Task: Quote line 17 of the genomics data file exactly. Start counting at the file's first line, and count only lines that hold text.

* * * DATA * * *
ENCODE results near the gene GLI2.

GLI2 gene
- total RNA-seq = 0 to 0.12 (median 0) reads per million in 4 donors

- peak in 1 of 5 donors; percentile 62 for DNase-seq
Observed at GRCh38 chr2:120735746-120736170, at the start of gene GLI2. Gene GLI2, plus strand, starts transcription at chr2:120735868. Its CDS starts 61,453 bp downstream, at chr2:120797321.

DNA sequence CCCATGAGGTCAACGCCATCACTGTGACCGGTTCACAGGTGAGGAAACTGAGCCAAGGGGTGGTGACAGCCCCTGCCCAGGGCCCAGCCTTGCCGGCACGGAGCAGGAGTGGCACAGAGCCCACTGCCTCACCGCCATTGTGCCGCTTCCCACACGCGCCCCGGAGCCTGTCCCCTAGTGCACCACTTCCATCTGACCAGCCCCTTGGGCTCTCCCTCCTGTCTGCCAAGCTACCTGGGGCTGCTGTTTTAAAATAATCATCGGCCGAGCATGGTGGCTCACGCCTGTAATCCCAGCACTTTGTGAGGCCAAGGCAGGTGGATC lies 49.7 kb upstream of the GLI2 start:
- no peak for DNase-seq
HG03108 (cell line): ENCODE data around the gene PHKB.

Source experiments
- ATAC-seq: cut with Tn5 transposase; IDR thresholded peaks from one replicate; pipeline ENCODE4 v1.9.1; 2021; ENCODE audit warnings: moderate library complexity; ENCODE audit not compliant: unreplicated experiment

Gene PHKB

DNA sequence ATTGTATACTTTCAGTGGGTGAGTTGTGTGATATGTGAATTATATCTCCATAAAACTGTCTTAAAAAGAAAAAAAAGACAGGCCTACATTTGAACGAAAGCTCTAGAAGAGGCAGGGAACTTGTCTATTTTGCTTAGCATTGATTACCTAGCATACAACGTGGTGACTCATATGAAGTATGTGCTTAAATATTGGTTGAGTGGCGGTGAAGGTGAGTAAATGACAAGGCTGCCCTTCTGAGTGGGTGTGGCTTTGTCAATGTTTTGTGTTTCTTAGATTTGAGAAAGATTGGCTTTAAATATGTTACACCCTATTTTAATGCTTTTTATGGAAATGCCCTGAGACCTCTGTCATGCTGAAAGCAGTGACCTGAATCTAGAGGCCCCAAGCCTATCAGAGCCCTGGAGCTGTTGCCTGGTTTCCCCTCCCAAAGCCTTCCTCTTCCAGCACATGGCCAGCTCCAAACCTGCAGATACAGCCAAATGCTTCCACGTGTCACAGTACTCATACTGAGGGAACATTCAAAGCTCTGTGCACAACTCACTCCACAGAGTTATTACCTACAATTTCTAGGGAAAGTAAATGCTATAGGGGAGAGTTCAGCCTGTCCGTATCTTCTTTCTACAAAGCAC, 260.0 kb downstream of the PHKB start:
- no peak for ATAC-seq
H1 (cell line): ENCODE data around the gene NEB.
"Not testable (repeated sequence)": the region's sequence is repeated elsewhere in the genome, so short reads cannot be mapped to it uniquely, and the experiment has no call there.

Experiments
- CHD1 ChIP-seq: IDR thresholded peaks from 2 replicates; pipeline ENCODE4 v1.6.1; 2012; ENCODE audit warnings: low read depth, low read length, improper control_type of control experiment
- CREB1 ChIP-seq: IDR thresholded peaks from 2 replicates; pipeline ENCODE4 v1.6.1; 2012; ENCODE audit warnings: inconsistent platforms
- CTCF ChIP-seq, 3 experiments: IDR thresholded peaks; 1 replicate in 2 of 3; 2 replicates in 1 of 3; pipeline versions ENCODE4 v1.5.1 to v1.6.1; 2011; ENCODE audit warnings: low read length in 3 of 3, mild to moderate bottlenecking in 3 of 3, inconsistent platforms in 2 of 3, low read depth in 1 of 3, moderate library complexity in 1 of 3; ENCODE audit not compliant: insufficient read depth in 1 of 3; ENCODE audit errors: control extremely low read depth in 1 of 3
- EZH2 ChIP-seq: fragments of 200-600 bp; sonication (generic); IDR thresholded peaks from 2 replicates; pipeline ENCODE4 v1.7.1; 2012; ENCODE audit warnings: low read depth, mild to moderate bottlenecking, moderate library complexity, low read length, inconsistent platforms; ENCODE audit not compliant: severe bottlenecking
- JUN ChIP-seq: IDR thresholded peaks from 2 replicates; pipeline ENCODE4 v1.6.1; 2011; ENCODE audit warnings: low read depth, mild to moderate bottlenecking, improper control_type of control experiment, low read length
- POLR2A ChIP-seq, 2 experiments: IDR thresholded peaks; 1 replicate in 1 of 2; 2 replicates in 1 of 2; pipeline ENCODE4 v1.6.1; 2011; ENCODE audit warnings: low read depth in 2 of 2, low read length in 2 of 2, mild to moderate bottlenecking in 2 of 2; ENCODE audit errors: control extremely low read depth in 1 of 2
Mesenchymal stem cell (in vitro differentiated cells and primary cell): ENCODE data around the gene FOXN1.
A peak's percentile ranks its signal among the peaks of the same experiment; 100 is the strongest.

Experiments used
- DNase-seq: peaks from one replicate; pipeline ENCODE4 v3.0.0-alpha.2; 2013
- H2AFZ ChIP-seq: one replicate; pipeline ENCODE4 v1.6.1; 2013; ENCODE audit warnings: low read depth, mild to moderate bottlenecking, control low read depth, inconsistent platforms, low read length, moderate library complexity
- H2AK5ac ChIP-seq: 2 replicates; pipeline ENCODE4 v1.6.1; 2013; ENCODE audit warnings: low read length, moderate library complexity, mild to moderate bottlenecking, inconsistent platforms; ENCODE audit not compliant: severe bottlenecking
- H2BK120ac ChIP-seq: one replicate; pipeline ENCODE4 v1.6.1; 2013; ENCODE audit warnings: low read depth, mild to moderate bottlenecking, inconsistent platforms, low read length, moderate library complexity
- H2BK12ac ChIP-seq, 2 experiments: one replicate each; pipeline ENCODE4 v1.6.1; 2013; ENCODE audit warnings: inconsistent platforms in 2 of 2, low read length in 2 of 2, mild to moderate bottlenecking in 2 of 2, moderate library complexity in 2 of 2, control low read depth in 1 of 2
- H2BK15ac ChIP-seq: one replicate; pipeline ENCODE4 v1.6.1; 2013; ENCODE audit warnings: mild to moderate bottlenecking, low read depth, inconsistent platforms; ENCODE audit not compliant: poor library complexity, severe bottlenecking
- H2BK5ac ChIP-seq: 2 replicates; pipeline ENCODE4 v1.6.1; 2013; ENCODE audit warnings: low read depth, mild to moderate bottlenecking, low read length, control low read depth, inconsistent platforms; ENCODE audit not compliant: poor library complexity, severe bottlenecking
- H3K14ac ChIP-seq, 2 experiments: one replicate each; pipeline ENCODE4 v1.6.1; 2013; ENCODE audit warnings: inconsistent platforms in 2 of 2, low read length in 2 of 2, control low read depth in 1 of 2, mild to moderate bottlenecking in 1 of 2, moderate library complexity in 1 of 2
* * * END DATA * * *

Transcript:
- CHD1 ChIP-seq: IDR thresholded peaks from 2 replicates; pipeline ENCODE4 v1.6.1; 2012; ENCODE audit warnings: low read depth, low read length, improper control_type of control experiment